E3 releases report on decarbonizing pipeline gas in California

By Katie Fletcher | February 06, 2015

Energy and Environmental Economics Inc., or E3, released a study in January commissioned by Southern California Gas. The study investigates the potential role decarbonized pipeline gas and existing gas pipeline infrastructure can have in California to help meet the state’s 2050 greenhouse gas (GHG) reduction goals.

The study concludes that a technology pathway for decarbonized gas could feasibly meet the GHG emission reduction goals, and may even be easier to implement in some sectors. According to the report, “By 2050 traditional uses of oil and natural gas, including transportation fuels, water and space heating, and industrial boilers and process heating, will need to be mostly, if not fully, decarbonized.”

The study approaches the issue by looking at two “technology pathway” scenarios. The electrification scenario is where most energy end uses are electrified and powered by renewable electricity by 2050. The second scenario is mixed, where both electricity and decarbonized gas play significant roles in the state’s energy supply. In this scenario decarbonized gas replaces existing natural gas demand and fuels heavy-duty vehicles, but renewable energy is used to produce electricity and to power most light-duty vehicles.

In order to identify realistic sources of decarbonized gas, the study identifies three energy carriers for decarbonized gas, each with different primary energy sources: biogas, hydrogen and synthetic natural gas (SNG).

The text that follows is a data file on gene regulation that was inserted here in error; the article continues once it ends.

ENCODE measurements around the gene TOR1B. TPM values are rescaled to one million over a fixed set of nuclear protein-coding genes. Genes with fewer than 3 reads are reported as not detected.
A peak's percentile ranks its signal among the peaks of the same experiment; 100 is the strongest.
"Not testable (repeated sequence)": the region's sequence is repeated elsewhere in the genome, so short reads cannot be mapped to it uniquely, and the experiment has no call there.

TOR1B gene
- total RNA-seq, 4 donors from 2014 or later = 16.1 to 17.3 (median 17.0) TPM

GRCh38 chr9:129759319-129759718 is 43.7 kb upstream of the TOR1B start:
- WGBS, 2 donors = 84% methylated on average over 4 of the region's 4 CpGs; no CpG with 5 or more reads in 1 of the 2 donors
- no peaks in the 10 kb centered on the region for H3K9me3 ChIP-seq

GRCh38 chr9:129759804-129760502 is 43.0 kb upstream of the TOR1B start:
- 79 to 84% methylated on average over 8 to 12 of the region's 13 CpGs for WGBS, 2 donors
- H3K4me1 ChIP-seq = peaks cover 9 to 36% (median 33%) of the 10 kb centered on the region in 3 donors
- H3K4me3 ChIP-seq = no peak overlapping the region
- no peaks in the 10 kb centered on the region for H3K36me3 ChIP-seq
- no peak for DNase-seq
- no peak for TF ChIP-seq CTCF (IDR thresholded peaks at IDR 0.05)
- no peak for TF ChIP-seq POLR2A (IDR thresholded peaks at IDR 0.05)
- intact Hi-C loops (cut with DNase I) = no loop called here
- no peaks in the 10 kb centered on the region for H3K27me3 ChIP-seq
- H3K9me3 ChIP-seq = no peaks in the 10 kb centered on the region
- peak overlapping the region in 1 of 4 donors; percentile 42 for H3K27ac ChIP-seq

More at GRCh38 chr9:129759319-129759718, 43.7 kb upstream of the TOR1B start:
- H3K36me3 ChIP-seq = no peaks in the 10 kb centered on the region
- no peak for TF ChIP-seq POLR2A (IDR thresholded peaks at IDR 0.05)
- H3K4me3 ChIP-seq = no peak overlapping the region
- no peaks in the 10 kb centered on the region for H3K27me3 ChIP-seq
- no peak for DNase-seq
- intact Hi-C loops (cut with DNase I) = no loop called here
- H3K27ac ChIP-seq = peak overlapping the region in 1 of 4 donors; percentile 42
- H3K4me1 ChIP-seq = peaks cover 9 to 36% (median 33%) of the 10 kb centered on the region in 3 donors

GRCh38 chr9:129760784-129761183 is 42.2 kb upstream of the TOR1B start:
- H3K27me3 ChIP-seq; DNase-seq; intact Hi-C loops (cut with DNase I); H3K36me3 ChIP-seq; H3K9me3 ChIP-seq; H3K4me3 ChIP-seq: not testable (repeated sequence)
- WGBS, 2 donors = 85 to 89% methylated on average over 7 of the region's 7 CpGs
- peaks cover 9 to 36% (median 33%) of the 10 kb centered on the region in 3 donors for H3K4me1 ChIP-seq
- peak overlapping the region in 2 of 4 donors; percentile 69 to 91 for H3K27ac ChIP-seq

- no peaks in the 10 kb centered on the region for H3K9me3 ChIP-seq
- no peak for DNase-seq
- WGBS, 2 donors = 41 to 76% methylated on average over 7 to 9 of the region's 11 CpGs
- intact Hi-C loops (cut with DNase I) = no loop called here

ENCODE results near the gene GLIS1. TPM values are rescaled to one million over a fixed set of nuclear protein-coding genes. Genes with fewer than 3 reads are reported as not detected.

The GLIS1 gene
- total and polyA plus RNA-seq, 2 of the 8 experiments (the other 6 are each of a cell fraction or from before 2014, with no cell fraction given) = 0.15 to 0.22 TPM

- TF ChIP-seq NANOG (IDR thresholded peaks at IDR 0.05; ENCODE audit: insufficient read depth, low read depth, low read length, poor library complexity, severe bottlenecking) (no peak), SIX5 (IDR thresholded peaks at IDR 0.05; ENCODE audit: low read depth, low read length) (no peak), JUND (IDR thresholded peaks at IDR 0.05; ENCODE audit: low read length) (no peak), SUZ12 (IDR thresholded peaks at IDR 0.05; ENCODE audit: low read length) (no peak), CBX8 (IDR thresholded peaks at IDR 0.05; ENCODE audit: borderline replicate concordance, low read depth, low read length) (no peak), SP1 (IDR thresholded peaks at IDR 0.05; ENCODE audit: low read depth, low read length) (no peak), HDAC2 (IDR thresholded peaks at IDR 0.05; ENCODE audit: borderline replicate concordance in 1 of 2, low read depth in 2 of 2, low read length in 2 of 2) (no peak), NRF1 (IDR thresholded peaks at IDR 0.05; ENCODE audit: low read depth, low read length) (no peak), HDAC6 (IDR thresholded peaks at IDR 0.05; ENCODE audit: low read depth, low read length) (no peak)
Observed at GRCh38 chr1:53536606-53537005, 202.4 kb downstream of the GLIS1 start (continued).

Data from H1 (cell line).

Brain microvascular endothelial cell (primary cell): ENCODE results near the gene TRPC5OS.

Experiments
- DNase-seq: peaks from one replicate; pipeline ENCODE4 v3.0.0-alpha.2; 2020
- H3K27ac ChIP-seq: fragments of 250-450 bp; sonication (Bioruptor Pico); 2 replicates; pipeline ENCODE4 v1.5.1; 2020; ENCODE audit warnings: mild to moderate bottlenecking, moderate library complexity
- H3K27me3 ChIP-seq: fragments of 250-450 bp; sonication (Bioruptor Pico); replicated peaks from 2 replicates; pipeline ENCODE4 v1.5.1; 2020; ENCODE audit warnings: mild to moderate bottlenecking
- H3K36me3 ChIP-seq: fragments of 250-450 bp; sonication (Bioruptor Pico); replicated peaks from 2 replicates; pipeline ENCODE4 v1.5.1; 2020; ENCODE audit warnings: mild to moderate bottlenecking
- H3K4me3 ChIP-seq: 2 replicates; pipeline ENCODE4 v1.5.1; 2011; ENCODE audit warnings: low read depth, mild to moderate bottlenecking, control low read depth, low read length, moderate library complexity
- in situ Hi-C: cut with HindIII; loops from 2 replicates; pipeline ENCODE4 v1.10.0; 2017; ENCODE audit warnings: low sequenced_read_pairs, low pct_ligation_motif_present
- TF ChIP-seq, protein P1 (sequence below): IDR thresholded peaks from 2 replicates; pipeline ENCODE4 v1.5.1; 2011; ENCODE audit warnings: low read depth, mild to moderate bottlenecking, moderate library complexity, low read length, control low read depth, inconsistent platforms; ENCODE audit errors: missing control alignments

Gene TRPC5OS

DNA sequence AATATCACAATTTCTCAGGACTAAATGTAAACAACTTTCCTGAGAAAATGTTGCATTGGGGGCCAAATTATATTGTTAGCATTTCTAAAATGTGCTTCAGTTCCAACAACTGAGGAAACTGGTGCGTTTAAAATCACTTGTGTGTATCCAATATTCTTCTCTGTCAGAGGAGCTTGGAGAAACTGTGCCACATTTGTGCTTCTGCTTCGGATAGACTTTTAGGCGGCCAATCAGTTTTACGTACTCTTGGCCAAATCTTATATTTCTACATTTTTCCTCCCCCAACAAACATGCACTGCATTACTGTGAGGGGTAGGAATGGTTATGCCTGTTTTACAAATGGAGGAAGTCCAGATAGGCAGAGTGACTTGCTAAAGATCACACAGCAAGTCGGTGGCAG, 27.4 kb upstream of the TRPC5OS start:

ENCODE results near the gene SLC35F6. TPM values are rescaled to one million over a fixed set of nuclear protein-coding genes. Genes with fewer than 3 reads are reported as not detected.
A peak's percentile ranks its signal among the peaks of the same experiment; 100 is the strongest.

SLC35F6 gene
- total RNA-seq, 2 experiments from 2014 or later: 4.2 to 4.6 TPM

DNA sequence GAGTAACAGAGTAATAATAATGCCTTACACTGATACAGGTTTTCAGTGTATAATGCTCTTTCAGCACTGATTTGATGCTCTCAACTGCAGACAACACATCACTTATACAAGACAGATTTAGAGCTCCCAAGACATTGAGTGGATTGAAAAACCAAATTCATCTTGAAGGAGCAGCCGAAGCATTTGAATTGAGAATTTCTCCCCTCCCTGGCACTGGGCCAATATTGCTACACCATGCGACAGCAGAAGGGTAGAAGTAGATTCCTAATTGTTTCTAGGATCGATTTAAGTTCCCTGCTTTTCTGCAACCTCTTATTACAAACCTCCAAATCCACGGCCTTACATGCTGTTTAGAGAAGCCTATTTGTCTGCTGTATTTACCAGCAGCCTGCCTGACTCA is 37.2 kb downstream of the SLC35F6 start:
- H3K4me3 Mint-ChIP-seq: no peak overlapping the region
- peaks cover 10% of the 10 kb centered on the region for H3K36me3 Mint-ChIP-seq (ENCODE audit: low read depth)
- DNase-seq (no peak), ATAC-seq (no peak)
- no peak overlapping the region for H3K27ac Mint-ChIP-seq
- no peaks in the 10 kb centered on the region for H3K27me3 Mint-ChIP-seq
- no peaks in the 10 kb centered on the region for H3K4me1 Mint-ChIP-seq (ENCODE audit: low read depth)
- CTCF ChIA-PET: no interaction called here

Biogas’ primary energy source is biomass. One of the challenges with biomass, the report specifies, is maintaining a sustainable feedstock supply. Biomass resources have competing uses, including food, fodder and fiber, so it remains uncertain whether biomass fuels could increase without negatively impacting the food supply or increasing GHG emissions from changes in the land.

Even with this identified challenge biogas and biomass play a large role in the low-carbon scenarios in the report. In the mixed scenario, biogas plays a large role in achieving the GHG emission target, and in the electrification scenario biomass is used to produce low-carbon electricity. Additionally, the study states current research and development efforts and policy initiatives have prioritized liquid biofuels, like ethanol, over biogas.

Biogas or renewable natural gas are produced through anaerobic digestion (AD) or gasification combined with methane synthesis. According to the study, the choice between the two is mainly driven by moisture content, feedstock biodegradability and cost.

As part of the research, input capital cost assumptions were made for generation technologies. The capital cost for biogas from now until 2026 is $3,189 per kW, and is assumed to have no change in real capital cost by 2050. That cost is based on 2012 dollar values.

Another set of data in the report compares biomass final product cost, feedstock and conversion costs and conversion efficiencies. Biogas electricity processed by AD is indicated to cost between $40 and $80 per ton for feedstock, $96 per ton for conversion at a 6.5 gigajoule (GJ) per ton conversion efficiency, which ultimately results in a product cost in the range of $21 to $27 per GJ. Pipeline biogas produced by gasification was also in the feedstock price range of $40 to $80 per ton, but had a $155 per ton conversion cost, 9.5 GJ per ton conversion efficiency and product cost range of $20 to $25 per GJ.

The two low-carbon scenarios evaluated in the study each present a different technically feasible strategy to decarbonize the state’s energy system.

The results of the study confirm prior conclusions that the electricity sector will be vital to achieving state goals, because in both scenarios the need for low-carbon electricity increases to power electric vehicles, electrification in buildings and as a fuel to produce decarbonized gases. For the mixed scenario to succeed the study indicates large quantities of biogas must be produced from sustainably sourced biomass.

The full report can be found here.